The Independent Media Center said the FBI issued an order to hosting company Rackspace "to remove physically one of our servers."
The FBI acknowledged that a subpoena had been issued but said it was at the request of Italian and Swiss authorities.
"It is not an FBI operation," FBI spokesman Joe Parris told AFP.
"Through a legal assistance treaty, the subpoena was on behalf of a third country."
The FBI spokesman said there was no US investigation but that the agency cooperated under the terms of an international treaty on law enforcement.
Rackspace, a US Web hosting company with offices in London, said it complied with a court order "pursuant to a Mutual Legal Assistance Treaty, which establishes procedures for countries to assist each other in investigations such as international terrorism, kidnapping and money laundering." The company declined to elaborate.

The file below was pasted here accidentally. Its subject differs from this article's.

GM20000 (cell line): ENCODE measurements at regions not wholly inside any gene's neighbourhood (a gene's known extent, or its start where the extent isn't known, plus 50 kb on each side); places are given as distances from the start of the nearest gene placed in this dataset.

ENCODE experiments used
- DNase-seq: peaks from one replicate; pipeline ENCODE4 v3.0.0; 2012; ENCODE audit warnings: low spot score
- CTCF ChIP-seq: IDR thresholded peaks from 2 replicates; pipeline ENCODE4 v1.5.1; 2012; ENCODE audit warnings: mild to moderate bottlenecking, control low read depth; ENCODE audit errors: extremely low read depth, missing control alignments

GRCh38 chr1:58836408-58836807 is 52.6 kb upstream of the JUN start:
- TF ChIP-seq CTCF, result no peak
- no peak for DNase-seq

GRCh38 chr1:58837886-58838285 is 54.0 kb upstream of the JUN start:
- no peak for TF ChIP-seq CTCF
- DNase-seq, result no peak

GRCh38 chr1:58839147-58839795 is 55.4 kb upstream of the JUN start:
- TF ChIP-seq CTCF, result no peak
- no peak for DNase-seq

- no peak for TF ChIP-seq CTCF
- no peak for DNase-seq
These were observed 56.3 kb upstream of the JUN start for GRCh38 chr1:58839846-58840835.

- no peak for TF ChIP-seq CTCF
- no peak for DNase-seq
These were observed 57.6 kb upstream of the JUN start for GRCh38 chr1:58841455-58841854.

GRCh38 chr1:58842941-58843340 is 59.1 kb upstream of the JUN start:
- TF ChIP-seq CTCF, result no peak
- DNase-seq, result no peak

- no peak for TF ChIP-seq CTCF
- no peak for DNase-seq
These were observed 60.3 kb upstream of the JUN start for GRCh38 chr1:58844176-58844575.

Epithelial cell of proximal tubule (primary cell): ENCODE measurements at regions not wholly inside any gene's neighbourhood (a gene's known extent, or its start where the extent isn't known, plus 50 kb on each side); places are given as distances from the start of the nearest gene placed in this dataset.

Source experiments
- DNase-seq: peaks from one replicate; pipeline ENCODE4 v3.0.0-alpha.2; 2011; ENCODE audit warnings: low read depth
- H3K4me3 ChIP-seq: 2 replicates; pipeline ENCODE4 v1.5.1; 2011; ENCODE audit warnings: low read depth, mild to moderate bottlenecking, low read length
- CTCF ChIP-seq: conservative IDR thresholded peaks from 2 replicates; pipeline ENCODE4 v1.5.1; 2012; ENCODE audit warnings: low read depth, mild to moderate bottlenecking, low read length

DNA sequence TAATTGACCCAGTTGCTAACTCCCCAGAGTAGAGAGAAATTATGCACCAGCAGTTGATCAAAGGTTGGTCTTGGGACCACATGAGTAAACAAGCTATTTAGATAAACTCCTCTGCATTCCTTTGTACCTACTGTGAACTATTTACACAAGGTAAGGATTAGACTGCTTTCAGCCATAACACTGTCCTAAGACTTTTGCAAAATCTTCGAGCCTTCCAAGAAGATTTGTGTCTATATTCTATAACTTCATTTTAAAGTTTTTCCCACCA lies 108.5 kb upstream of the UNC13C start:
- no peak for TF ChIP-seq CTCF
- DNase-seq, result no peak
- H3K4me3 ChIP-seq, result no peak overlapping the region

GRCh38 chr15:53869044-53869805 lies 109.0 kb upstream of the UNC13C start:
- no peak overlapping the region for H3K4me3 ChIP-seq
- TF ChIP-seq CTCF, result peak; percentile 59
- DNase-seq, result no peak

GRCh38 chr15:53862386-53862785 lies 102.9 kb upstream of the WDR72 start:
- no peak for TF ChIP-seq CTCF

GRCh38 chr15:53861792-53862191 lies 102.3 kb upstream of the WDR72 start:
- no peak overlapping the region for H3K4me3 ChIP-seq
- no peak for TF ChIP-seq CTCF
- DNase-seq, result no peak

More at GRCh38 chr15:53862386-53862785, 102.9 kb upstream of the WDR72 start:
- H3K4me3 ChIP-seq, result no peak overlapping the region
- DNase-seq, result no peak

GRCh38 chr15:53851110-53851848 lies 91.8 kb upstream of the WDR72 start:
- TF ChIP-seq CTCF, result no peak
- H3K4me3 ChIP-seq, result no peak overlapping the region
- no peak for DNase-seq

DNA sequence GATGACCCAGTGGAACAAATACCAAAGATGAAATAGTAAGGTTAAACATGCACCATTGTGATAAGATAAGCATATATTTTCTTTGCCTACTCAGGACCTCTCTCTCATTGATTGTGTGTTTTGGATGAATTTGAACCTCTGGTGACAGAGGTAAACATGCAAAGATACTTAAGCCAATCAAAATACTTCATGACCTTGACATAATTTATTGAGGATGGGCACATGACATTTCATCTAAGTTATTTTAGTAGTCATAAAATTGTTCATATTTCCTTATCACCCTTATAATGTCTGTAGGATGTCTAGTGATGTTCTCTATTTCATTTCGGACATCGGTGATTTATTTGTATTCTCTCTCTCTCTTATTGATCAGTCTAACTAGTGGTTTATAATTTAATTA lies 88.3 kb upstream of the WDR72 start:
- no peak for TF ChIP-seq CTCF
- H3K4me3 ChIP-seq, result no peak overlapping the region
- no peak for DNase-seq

"The order was so short-term that Rackspace had to give away our hard drives in the UK," the Independent Media Center said.
Italian news reports said access to Indymedia had been cut as a result of an FBI operation at US and British locations.
Mauro Bulgarelli, a member of Italy's Green party, called it a "provocation and intimidate effort" against the alternative media.
The website was established by organizations during the 1999 World Trade Organization (news - web sites) protests claiming the mainstream media failed to adequately cover the news.
It calls itself "a network of collectively run media outlets for the creation of radical, accurate and passionate tellings of the truth."
Indymedia said in a statement it "had been asked last month by the FBI to remove a story about Swiss undercover police from one of the websites hosted at Rackspace."
The statement added, "It is not known, however, whether Thursday's order is related to that incident since the order was issued to Rackspace and not to Indymedia. According to Rackspace, they 'cannot provide Indymedia with any information regarding the order.'"